During her tenure as the group’s present, Adams has rarely showed a problem with using religion as a political weapon. Shortly before the November 2008 presidential election, for example, she sent an e-mail to activists in which she viciously attacked Democratic nominee Barack Obama’s religious faith. “While many question Barak Hussein Obama’s ‘religion’…, themore important question is whether he has a ‘relationship’ with Jesus Christ because that is the only HOPE that any of us have to obtain eternal life,”Adams wrote. “I personally see NO evidence that Obama has that kind of ‘saving faith.'” She then encouraged the recipients of her e-mail to help the Republican Party turn out voters on election day.

Adams has also been a strident opponent of state Rep. Joe Straus, R-San Antonio, who became speaker of the Texas House in 2009. She has accused Straus of allegedly betraying conservative causes on issues such as abortion and gay rights. The group strongly opposed Straus’ re-election as House speaker in 2011, calling Straus a “Republican in Name Only,” or RINO.

Texas Eagle Forum has also been active at the State Board of Education (SBOE) on textbook and curriculum issues. The group’s representatives have often testified at SBOE hearings on curriculum standards and textbook content. Texas Eagle Forum supported American history curriculum standards that even the conservative Thomas B. Fordham Institute has called a “political distortion” filled with “misrepresentations at every turn.” It also promoted an SBOE resolution that falsely attacked history textbooks as anti-Christian and pro-Muslim, and opposes information on contraception in health classes.Moreover, the group has been a staunch opponent of any instruction on birth control and STD and AIDS prevention in high school health classes.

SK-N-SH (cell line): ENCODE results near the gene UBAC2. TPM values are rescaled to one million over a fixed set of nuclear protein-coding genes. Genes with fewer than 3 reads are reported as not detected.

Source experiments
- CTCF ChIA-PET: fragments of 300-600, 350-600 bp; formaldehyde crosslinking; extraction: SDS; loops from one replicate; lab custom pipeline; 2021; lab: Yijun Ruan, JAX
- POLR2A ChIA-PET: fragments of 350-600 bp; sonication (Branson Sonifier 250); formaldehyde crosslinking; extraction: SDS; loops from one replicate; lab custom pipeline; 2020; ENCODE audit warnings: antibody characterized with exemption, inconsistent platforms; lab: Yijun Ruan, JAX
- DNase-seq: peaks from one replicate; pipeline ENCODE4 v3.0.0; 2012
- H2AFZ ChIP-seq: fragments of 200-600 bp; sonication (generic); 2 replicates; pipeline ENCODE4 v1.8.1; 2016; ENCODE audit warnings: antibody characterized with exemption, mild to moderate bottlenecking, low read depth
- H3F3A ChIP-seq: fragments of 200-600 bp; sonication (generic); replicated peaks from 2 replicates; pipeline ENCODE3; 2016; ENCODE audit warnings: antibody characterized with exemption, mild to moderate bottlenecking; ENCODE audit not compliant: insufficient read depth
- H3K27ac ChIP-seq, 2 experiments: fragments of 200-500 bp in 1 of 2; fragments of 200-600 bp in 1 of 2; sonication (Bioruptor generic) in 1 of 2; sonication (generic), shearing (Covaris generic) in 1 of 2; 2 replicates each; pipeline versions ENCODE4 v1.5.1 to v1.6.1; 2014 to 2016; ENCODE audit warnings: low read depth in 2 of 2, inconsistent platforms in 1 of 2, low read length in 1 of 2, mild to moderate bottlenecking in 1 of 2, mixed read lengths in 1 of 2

More about Texas Eagle Forum and Cathie Adams on our TFN Insider blog.

Website
texaseagle.org

Financial Information,
Texas Eagle Forum 501(c)(4)

Year
2004
Revenue
$55,814
Assets
2008 $49,580 $54,530
2009 $42,152 $35,625
2010 $31,848 $25,858
2011 $26,158 $22,330

Financial Information,
Texas Eagle Education Fund 501(c)(3)

Year
2001
Revenue
$46,390
Assets
2008 $8,420 -$13,216
2009 $20,197 -$9,951
2010 $20,396 -$6,760
2011 $7,245 -$12,876

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Contact Information
Texans for Life Coalition
5616 Forest Bend Drive
Arlington,TX 76017
Phone: 817-572-1115, 972-790-9044
E-mail: kwright@texlife.org, bgarcia@texlife.org

Management
Kyleen Wright, president and CEO

Leadership
Kyleen Wright, president and CEO
Sheree Havlik, director
Jeffrey Stewart, director
Dr. Jack Hatcher, director
Dot Hogue, treasurer
David Edmondson, vice president
Casey Burke, director
Betty Garcia, secretary

Texans for Life Coalition
501(c)(3)nonprofit
EIN: 75-1908415

The anti-abortion group Texans for Life Coalition (formerly Texans United for Life) also opposes embryonic stem cell research as well as teaching students in high school health classes about birth control and STD/AIDS prevention other than through abstinence. In 2009, the group’s president, Kyleen Wright, shockingly testified at the TexasLegislature against legislation requiring that information taught in public school sex education classes be medically accurate. Wright argued that such legislation was backed by Planned Parenthood and other groups supporting comprehensive sex education.

More about Texans for Life Coalition on our TFN Insider blog.

Website
texlife.org

Financial Information